So what on earth does this have to do with Eva and Abbey? Well, perhaps its analogous to how Eva herself felt when I told her I was convinced having sex with Abbey would ruin our friendship and that the romantic feelings I sensed Eva herself had for Abbey only added to my hesitance. She felt I was out of the way. When it seemed to Eva that Abbey and I wouldn’t be having sex after it at first seemed so certain that we would, I became analogous to the “ex-boyfriend” of my dream and her hope was lifted. And in that, the dream filled the gap between what we could refer to, for the purposes of order here, as the first and last acts.

The first was my awareness of the triangle. The third was seemingly unprovoked the psychic punch. The dream, then, provided the missing “second act” — it helped me, through analogy based on similarity of shared experience, just why Eva felt the way she did. Kate chose her parents and friends in California over me and I was expected to simply respect that because her love for them was not just different but of a higher order of importance. I could not compete. Then her father said he’d help her get a job, then she met that boy, got pregnant, got married. I could not compete. None of that was ever said explicitly, of course, but the circumstance seemed to communicate it in utmost clarity. Actions speak louder than words; as cliche as it sounds, it is undoubtedly true.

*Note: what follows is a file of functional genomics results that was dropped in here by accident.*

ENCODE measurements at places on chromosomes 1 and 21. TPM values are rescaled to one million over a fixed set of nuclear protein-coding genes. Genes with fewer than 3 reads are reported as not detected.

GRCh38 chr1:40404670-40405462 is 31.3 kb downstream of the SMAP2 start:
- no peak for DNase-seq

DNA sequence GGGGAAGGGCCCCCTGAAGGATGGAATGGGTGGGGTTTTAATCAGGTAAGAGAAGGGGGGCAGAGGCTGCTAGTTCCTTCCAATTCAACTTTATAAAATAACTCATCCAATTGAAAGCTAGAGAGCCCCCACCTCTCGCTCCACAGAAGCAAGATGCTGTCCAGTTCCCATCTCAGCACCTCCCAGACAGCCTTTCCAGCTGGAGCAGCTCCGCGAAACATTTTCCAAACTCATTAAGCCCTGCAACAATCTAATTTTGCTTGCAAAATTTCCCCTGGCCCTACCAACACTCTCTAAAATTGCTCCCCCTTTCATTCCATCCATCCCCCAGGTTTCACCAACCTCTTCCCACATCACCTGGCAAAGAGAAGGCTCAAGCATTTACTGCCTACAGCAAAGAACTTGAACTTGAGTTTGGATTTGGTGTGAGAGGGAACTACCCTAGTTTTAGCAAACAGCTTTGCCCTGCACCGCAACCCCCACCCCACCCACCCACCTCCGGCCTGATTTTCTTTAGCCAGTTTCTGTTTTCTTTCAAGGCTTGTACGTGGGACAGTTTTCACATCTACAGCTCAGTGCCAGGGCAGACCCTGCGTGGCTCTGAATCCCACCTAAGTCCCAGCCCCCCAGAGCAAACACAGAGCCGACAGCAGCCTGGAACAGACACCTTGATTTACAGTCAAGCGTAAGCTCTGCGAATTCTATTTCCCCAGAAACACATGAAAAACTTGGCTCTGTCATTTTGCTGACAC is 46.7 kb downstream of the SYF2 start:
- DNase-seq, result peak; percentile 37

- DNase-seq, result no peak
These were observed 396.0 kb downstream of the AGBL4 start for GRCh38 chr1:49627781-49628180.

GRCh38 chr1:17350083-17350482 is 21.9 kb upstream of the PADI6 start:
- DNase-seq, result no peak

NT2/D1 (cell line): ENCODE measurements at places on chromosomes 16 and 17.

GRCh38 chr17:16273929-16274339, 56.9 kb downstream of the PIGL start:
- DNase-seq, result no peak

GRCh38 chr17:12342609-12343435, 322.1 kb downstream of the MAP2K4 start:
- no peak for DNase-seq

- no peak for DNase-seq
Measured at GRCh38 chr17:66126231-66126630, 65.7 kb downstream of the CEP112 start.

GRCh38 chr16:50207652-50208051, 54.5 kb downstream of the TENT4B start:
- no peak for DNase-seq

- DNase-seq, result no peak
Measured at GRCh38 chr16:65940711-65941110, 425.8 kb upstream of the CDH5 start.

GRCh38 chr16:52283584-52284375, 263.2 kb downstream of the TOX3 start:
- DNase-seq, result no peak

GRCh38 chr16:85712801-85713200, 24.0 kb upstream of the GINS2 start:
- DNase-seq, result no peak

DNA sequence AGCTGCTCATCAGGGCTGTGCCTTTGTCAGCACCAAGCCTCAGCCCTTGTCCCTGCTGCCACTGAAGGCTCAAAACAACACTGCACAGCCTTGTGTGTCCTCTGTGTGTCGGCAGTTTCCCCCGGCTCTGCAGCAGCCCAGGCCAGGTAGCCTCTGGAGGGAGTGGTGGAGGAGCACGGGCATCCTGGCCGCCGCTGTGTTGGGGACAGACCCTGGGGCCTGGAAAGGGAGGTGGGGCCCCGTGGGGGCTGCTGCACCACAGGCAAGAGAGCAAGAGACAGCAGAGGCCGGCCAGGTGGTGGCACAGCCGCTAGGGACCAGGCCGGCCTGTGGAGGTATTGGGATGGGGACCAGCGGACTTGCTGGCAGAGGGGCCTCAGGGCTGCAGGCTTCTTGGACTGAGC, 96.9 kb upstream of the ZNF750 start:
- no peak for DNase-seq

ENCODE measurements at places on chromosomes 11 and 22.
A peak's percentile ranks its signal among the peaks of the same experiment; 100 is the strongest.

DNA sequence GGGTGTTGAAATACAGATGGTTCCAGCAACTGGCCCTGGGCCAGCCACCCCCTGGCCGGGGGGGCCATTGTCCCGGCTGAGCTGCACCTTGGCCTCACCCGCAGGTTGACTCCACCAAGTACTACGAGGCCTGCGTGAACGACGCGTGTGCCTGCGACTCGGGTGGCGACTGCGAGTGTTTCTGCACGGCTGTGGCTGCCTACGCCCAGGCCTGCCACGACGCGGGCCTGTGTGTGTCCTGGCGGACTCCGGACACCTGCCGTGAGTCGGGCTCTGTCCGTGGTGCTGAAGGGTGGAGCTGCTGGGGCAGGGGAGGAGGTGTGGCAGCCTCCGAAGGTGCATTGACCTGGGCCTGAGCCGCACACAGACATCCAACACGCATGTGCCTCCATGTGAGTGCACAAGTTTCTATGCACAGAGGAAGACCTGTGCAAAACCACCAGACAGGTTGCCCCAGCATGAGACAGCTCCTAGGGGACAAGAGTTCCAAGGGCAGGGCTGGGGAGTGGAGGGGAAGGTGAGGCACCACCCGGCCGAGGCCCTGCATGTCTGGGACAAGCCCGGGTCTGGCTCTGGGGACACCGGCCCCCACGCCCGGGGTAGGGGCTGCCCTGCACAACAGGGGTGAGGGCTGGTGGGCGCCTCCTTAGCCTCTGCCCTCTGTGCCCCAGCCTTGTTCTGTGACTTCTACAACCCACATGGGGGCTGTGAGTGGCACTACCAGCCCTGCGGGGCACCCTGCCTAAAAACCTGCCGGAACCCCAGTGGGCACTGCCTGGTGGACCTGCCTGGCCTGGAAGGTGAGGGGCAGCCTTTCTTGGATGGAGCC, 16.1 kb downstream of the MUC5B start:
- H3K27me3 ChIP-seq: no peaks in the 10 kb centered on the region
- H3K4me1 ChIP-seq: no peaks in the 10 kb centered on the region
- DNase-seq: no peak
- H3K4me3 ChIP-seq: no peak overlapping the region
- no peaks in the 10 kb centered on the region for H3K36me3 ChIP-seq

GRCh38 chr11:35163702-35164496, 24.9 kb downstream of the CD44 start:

Perhaps Abbey’s desire to have such intimate contact with me made Eva feel the same kind of thing. She could not, or would not be so bold as to offer a resolution to Abbey’s sexual frustration; she could not, in that sense, compete. And if she had convinced Abbey she was not attracted to her, and Abbey could therefore not be rightfully blamed for failing to consider Eva’s feelings since she had been convinced that they did not exist, then the blame, in her mind, at least in a relatively transient and yet intensely emotional and reactionary moment, was to be laid upon me, who she knew to know of her feelings towards Abbey. And so in the very least she would have seen me as considering her feelings to be irrelevant in the matter, or at least of a lower order of importance, than the raging sexual impulses of Abbey and I.

IV. Instinct & Psychic Latrines.

On the phone, I tell her that I cannot seem to accept things as confirmation. It’s weird, because I automatically trust what I feel, what I intuit, the strange things I experience, but then I stop and step back and I don’t trust my trust. Silently, I know the problem is that I’m afraid of being wrong, that I feel as though maintaining doubt is my only means of defense against insanity — which is perhaps itself insane, because accepting nothing as true necessitates a standstill, which is clearly at odds with my quest for answers.